|GAUR, ANJU - IOWA STATE UNIVERSITY
|HORTON, ROBERT - IOWA STATE UNIVERSITY
Submitted to: Soil Science
Publication Type: Peer Reviewed Journal
Publication Acceptance Date: 2/1/2007
Publication Date: 6/6/2007
Citation: Gaur, A., Jaynes, D.B., Horton, R., Ochsner, T.E. 2007. Surface and Subsurface Solute Transport Properties at Row and Inter-Row Positions. Soil Science. 172(6):419-431.
Interpretive Summary: Understanding how water and chemicals move through soil is required to better predict the impact of current and future farming practices on water quality. Little is known about how chemical transport within cropped rows is different than between rows, or if transport may be affected by crop type or soil compaction from farm machinery. We measured these differences by leaching the common salt calcium chloride into a field soil previously cropped to corn, soybean, and oat and measuring the movement of chloride using two different methods. The first method was developed in earlier work by us and used measurements over time of the top few inches of soil to determine chloride movement. This was compared with a more traditional method that measured the distribution of the chloride within the top four feet of the soil profile after several days of leaching with water. We found that the speed or rate of chemical movement measured near the soil surface was not affected by crop or row position. This was in contrast to measurements made deeper in the profile that showed that chemical movement was faster under crop rows than between crop rows. We also showed that the chloride tended to spread out more within the soil between rows than under rows of corn or soybean. These differences mean that agrichemicals applied to fields move differently under crop rows versus between rows and that the difference in movement depends somewhat on the crop. Thus, scientists need to consider these factors when predicting chemical transport in soils. These findings will be useful to soil scientists and other environmental scientists interested in the movement of chemicals through soil and their possible contamination of water resources.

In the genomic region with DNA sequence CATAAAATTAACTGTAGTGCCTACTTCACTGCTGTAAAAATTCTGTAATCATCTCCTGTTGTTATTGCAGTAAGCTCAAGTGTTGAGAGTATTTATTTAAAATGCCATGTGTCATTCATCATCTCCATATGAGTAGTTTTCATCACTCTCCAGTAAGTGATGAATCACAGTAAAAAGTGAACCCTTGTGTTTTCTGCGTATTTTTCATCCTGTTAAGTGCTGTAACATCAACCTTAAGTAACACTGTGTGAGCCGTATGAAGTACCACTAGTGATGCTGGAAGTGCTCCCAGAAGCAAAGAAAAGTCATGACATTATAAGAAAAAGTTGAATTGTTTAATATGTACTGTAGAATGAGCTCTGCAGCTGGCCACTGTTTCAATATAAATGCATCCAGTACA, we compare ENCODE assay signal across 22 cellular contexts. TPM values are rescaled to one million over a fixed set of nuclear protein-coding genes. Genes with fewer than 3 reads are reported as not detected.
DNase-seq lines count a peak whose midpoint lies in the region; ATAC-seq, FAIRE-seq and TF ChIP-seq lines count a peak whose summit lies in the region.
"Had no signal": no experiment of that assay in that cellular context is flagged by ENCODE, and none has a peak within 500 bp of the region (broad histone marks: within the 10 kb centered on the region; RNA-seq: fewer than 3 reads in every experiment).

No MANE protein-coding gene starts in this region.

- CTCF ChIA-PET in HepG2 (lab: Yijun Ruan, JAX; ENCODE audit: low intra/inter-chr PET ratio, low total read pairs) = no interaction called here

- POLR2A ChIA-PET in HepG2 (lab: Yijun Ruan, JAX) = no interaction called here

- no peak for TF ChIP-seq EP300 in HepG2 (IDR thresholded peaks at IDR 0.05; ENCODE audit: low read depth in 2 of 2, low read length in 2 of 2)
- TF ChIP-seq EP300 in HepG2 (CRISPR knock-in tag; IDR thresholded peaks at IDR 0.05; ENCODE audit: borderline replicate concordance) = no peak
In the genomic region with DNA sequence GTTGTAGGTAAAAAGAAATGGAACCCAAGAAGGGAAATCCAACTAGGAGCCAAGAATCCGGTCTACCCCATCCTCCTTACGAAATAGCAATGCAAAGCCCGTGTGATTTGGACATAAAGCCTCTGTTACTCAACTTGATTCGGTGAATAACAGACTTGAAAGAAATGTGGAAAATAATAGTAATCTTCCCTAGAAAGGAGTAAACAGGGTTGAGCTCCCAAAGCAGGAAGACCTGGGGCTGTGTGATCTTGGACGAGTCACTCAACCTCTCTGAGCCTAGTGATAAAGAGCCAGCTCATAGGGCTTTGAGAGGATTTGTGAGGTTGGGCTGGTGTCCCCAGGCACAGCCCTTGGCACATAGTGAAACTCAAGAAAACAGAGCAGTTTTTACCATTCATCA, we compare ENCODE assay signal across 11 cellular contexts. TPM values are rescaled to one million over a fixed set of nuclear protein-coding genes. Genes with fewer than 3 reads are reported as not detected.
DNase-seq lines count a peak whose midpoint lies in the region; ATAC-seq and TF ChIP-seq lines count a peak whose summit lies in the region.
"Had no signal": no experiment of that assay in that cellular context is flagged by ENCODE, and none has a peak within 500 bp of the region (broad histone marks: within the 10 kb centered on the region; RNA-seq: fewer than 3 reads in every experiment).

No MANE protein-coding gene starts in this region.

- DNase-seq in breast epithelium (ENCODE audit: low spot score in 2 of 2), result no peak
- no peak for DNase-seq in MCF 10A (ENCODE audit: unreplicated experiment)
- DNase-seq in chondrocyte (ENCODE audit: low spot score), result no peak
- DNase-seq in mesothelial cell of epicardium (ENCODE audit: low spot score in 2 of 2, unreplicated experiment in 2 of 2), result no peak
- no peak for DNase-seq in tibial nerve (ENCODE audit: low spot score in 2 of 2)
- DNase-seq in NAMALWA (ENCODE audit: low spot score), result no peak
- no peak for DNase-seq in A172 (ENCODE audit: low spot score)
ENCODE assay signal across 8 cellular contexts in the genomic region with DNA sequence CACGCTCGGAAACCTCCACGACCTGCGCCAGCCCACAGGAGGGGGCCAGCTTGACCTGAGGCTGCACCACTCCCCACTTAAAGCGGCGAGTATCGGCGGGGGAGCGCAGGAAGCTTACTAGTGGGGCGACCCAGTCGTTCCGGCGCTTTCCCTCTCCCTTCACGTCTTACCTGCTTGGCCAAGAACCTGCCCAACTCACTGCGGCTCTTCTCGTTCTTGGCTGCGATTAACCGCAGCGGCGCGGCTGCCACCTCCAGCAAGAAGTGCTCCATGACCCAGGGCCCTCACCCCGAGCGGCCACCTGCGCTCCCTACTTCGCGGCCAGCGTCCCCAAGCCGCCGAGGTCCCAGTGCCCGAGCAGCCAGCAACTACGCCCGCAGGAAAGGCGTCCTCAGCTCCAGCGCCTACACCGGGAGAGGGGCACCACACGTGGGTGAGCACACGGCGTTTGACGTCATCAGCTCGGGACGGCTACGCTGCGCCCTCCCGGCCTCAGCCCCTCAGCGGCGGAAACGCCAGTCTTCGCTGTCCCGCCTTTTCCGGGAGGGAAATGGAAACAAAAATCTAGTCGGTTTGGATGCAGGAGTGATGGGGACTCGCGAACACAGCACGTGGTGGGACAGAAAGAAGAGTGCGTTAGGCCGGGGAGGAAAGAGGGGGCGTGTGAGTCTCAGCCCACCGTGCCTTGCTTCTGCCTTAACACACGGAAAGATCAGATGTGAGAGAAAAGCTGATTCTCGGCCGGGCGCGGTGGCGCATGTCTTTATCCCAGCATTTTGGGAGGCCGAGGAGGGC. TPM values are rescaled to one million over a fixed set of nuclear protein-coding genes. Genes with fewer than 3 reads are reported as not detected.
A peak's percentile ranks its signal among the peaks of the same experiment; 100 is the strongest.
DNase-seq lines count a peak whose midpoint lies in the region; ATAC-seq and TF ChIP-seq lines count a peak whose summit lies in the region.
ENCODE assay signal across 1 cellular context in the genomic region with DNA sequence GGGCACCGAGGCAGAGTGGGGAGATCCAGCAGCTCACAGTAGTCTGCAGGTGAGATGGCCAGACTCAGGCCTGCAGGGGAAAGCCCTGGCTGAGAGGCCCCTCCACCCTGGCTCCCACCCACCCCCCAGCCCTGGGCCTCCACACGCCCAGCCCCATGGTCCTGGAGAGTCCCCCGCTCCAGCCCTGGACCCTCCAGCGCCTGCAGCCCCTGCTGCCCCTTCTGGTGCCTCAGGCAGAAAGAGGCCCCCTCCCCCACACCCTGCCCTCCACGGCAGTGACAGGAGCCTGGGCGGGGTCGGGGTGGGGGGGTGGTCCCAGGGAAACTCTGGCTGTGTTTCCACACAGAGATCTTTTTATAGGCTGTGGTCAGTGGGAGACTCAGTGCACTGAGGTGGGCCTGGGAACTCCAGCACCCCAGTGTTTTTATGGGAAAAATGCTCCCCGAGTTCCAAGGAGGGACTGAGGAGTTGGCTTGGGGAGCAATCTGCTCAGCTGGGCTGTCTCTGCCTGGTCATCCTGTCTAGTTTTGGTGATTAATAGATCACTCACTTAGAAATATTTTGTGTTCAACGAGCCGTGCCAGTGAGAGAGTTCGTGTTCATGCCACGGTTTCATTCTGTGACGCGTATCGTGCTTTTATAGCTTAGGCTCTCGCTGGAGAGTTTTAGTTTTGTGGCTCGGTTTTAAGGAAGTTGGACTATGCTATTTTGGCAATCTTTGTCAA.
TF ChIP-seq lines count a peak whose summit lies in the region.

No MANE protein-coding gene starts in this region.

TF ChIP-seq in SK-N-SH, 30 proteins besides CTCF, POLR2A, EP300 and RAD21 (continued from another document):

Technical Abstract: Although numerous studies have investigated the effects of crop production practices on soil water dynamics, not much information is available on the impact of row position on solute transport. A field experiment was carried out to evaluate surface and subsurface solute transport properties in plant-row, non-trafficked inter-row, and trafficked inter-row positions. For this purpose, a plot of 14- by 14-m in a strip-cropped field with soybean (Glycine max L. Merr), corn (Zea mays L.), and oat (Avena L.) was selected. After harvesting the crops, surface (top 2 cm) electrical conductivity measurements were made by time domain reflectometry (TDR) at 45 locations during a chloride pulse leaching experiment. At the conclusion of the pulse leaching experiment, 120-cm deep soil cores were collected at the 45 locations in order to measure the soil profile chemical distributions. No crop or row position effects were observed for surface determined pore water velocities (v), while profile determined v was greater in plant row vs. inter-row positions when averaged over all crops. Overall, the profile determined v was slightly greater than the surface determined v, probably because of lower effective or mobile water contents. The profile determined dispersion coefficient (D), was smaller in row positions than inter-row positions in soybean and corn, perhaps because of surface ponding in the inter-row positions of the crops resulting in macropore flow. Profile determined D was greater in the inter-row positions of soybean than oat, again reflecting possible macropore flow. Overall, the mean soil profile dispersivity (2.97 cm) was larger than the surface soil (1.02 cm). The local surface solute transport varied by row positions while profile solute transport was affected by both row position and crop, perhaps due to surface ponding producing macropore flow in the trafficked and non-trafficked inter-rows of soybean and the trafficked inter-rows of corn. Thus, a one-dimensional solute transport model with a spatially distributed flux or potential controlled upper boundary condition must be used to model this system.